Film Review: Peppermint (2018)

Every moment in culture is reflected in the art it produces. In a world changing as swiftly and as fundamentally as the one we find ourselves in it’s rare to see something that so perfectly captures the mindset of a certain segment of the population. Here we have Pierre Morel making a film specifically tailored to the isolationist, xenophobic fringe growing steadily all over the world, particularly the USA.

In Los Angeles Riley North (Jennifer Garner) lives with her husband and young daughter. They’re a battler family, making ends meet and trying to provide in a difficult economy. When Riley’s husband gets mixed up in a botched drug deal he draws the wrath of a Hispanic drug kingpin (Juan Pablo Raba) whose MS-13 style gang, facial tattoos and all, guns down the family in an unintentionally funny scene where Riley watches her husband and daughter get machine gunned and doesn’t drop the ice cream she’s holding. Five years pass and Riley returns to LA with a very particular set of skills, skills that make her a nightmare for Mexicans everywhere.

Coming from the director of Taken, and bringing all the fear mongering and badly edited, frantic action scenes with it, Peppermint feels like a paranoid InfoWars fantasist watched John Wick in their basement and figured they’d rewrite it. It’s the kind of deluded, race-baiting power fantasy an 18-year-old who binge watched 1980s action films and played every Call of Duty back to back would consider the apex of female empowerment.

What we essentially have here is Alt-Right fan fiction. A checklist of every single thing the angry fringe of the American Right rails against – Mexican gangs, corrupt legal systems, gun control, snobby elites and the mainstream media. It’s as if the collective hatred conjured up during a heated Trump rally manifested itself into celluloid. The kind of experience that NRA board members will watch on a Friday night alongside a bottle of lube and a box of tissues.

The screenplay by Chat St. John, whose previous writing credits include London has Fallen and a Punisher short film, is a cliched riddled mess with nothing new to say. Undeniably there is an attempt to even out the racial issue – one of the detectives who helps Riley in her quest for vengeance is Hispanic actor John Ortiz – but this is drowned out by the piercing sound of a dog whistle wailing over every scene. It’s a film that doesn’t so much throw the message at you but holds the viewer down and punches it into their eyeballs.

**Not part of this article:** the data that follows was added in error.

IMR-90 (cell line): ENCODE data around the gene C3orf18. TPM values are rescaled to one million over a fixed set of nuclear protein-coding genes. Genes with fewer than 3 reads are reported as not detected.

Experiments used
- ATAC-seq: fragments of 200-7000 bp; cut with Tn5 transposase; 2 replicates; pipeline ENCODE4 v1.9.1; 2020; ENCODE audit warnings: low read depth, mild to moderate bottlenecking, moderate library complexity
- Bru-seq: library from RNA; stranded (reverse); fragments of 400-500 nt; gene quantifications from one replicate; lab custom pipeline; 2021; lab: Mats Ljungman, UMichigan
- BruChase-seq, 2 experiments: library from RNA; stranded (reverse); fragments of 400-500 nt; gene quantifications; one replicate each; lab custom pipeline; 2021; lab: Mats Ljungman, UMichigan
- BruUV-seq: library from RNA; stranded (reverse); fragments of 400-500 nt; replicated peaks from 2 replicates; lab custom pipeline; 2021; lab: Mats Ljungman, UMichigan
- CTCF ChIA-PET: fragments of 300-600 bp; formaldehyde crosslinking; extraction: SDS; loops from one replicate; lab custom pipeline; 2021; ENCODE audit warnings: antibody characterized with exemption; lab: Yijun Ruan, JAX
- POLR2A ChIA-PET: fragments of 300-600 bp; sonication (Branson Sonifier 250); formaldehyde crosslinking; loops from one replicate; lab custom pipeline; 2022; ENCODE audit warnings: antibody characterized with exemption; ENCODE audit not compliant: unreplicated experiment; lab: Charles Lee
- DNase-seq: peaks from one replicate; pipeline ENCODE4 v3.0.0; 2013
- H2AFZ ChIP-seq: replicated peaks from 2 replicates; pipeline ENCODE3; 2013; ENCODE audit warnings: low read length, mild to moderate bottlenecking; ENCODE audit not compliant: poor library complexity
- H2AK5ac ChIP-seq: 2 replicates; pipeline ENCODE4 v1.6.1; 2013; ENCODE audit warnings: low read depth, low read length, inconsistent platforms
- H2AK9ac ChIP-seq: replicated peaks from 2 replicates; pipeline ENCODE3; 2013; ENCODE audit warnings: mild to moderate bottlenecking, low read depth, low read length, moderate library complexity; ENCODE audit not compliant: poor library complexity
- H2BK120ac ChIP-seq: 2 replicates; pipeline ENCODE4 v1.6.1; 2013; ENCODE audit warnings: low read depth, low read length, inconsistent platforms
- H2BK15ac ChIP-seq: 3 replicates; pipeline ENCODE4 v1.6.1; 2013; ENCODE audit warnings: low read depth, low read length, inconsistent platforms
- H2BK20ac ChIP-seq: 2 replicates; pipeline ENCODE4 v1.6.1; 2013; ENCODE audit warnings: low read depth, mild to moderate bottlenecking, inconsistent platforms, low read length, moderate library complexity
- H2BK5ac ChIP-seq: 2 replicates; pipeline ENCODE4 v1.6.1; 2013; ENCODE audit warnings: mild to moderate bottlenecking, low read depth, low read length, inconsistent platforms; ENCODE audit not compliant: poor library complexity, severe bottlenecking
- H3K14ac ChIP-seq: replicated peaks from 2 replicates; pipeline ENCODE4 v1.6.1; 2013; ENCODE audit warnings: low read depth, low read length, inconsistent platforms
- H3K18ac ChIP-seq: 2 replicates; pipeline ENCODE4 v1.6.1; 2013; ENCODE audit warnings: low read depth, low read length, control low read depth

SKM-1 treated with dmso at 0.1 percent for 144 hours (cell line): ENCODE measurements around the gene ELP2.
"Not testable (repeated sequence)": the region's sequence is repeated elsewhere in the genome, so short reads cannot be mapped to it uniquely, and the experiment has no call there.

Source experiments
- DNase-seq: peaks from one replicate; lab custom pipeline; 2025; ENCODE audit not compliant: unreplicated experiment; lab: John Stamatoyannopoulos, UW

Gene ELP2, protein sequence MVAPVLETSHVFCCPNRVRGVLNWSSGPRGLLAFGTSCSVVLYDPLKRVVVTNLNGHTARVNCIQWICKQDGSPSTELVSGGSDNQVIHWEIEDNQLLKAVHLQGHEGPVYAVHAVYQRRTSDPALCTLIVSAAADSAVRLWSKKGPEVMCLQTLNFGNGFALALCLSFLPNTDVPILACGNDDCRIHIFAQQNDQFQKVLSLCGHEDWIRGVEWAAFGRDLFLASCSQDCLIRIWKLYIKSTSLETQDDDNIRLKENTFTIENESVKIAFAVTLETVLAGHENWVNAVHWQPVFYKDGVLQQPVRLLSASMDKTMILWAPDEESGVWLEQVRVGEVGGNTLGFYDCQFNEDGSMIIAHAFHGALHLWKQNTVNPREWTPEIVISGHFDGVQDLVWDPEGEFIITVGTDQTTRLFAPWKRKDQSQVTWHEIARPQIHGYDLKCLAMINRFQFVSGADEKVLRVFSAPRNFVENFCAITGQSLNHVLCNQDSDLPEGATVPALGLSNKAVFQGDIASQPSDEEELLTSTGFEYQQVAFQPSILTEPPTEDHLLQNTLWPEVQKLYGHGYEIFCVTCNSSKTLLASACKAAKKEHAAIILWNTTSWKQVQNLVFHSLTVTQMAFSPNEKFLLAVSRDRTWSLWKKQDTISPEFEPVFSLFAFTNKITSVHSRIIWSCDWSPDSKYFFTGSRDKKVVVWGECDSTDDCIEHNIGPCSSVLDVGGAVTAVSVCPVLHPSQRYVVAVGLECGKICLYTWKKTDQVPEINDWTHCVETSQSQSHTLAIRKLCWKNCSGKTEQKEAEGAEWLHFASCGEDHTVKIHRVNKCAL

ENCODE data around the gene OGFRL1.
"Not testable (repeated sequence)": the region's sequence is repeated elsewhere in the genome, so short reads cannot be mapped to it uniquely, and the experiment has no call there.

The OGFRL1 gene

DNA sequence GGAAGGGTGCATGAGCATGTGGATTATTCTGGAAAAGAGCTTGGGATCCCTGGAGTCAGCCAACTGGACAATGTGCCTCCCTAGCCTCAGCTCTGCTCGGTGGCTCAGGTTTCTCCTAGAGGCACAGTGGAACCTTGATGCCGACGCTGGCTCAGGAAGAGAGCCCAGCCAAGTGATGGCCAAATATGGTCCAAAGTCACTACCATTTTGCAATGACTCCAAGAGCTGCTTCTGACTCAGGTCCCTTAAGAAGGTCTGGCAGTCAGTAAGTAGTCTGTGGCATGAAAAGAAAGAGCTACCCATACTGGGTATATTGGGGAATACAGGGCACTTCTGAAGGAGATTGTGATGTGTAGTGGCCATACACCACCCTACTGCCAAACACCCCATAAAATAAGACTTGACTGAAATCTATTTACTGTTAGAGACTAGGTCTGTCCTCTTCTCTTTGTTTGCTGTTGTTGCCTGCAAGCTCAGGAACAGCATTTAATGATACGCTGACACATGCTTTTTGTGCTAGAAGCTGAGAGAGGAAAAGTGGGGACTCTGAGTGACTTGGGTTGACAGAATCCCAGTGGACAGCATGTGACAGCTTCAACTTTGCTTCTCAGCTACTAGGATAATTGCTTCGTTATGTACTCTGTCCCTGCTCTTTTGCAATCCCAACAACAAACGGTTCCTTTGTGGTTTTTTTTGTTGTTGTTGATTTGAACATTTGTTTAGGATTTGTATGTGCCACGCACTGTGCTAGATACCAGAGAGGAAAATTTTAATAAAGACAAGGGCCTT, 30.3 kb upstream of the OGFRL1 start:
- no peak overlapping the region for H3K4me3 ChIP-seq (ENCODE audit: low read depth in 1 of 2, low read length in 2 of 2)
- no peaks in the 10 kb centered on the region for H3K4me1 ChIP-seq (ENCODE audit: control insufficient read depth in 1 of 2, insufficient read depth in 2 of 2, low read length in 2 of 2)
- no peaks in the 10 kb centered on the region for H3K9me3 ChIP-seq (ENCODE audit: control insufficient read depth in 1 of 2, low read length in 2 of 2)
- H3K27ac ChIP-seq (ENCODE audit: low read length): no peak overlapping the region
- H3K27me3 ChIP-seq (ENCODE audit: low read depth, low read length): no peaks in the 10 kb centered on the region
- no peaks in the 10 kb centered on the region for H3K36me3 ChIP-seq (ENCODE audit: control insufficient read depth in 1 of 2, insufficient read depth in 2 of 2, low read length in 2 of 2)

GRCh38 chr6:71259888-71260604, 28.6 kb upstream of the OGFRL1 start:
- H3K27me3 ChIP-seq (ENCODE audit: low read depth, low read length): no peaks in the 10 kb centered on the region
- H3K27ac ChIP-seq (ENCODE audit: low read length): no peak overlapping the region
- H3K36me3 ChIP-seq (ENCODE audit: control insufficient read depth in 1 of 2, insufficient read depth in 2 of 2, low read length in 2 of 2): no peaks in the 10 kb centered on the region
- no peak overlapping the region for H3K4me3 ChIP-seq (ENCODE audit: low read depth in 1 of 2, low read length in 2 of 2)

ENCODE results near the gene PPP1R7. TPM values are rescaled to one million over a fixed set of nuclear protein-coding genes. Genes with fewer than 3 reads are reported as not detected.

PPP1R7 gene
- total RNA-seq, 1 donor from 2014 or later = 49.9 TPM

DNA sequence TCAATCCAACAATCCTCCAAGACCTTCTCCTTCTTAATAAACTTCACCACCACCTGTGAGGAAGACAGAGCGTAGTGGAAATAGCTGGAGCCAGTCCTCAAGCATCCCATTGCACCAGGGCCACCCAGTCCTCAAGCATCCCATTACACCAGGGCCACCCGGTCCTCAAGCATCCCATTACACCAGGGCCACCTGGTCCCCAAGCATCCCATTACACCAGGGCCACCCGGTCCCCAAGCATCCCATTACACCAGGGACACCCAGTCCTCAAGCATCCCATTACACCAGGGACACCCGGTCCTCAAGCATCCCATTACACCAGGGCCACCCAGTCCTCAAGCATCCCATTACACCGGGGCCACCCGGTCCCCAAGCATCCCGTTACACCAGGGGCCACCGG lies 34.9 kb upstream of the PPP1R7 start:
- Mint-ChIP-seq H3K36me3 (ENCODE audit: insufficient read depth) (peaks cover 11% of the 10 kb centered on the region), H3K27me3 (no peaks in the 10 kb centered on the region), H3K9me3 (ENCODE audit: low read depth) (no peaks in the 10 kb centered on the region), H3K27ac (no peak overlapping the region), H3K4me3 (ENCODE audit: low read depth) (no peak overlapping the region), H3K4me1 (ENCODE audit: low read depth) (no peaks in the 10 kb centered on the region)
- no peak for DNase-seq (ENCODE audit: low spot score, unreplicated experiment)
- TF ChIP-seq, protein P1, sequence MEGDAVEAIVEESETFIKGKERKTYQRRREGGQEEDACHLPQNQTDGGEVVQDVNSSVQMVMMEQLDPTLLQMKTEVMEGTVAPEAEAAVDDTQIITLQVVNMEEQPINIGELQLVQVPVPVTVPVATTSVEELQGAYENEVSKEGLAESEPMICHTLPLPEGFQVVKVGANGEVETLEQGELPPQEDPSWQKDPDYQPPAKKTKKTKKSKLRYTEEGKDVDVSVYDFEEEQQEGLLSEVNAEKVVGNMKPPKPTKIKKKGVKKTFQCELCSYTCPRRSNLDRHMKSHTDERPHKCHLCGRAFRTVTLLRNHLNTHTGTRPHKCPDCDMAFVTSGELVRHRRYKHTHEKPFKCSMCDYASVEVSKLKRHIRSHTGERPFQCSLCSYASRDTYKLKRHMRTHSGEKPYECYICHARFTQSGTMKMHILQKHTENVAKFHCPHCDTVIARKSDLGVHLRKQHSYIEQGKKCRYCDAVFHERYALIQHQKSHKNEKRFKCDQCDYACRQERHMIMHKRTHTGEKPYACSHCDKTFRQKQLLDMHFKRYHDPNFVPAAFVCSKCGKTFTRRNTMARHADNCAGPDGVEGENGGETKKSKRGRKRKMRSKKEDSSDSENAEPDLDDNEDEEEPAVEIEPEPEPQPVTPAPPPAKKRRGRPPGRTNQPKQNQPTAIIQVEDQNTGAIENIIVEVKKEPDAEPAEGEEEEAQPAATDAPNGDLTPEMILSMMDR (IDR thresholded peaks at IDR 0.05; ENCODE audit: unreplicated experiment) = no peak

The bad guys are exclusively Hispanic and for one brief scene Korean. Facial tattoos and allegiance with the cartels are a given. Reinforcing the point even further, almost every scene involving Juan Pablo Raba has a Día de los Muertos statue in the background. This is without mentioning that the gang has their drug cooking lab operating on top of a piñata factory.

Riley is like something dreamed up on a Breitbart forum. MMA fighter, gun nut, knife wielding, trash talking vigilante babe in a tank top. Beloved by social media and the downtrodden but condemned by the #FakeNews mainstream media. 

Jennifer Garner has proven in the past that she can make it as an action hero, but whatever those talents were they’re past their prime. It is unfathomable what attracted her to this project. What is meant to be a no-nonsense action heroine in the style of Sarah Conner becomes a ludicrous parody of what it aspires to be, encapsulated in one scene that has her face-to-face with a deadbeat dad trying to intimidate him. What’s supposed to be a moment of feminine badassery has all the gravitas of the school captain trying to lecture a year 7 who pushed ahead in the lunch line. This probably isn’t Garner’s fault though; it would take a very rare actor to add any nuance to a script that makes her say with deadly serious inflection  I’m gonna shoot you in your fucking face”.

Morel and co would have made a totally forgettable, badly made action-revenge film if it wasn’t for the film’s politics; a blatant attempt to capitalise on the white hot anger radiating from an increasingly ruptured American culture. This isn’t a byproduct brought about by bad writing and design choices, though both do factor, this stems from the film’s ugly little soul; the corrupted, putrid core which has poisoned everything around it.

Peppermint isn’t the worst film of 2018 but it’s undoubtably the most culturally and politically despicable. Not a racist film per se but one that will be like catnip for racists.

Peppermint is in cinemas from 13th December through Roadshow Films.

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